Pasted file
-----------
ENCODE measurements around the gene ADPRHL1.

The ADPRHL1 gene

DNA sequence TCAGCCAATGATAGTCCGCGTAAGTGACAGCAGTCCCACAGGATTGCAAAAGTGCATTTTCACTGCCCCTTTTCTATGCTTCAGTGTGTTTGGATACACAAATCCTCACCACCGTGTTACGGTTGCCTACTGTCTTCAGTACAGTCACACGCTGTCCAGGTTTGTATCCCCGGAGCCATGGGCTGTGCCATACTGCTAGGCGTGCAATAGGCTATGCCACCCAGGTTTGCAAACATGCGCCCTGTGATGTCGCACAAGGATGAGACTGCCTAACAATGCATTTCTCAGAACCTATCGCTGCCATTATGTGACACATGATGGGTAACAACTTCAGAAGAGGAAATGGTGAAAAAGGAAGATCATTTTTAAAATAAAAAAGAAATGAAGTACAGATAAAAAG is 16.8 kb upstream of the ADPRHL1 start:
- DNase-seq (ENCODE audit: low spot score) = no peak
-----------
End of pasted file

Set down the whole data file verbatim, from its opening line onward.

ENCODE measurements around the gene ADPRHL1.

The ADPRHL1 gene

DNA sequence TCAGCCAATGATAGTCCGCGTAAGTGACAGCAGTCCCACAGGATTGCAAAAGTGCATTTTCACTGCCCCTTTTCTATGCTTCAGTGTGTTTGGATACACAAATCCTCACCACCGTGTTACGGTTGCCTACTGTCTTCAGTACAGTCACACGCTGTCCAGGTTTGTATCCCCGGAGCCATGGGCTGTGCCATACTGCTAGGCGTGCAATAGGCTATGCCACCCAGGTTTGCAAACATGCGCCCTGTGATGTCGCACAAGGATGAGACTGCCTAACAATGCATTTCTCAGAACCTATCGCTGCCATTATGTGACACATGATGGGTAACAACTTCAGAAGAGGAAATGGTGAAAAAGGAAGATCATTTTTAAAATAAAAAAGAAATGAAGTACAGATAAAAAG is 16.8 kb upstream of the ADPRHL1 start:
- DNase-seq (ENCODE audit: low spot score) = no peak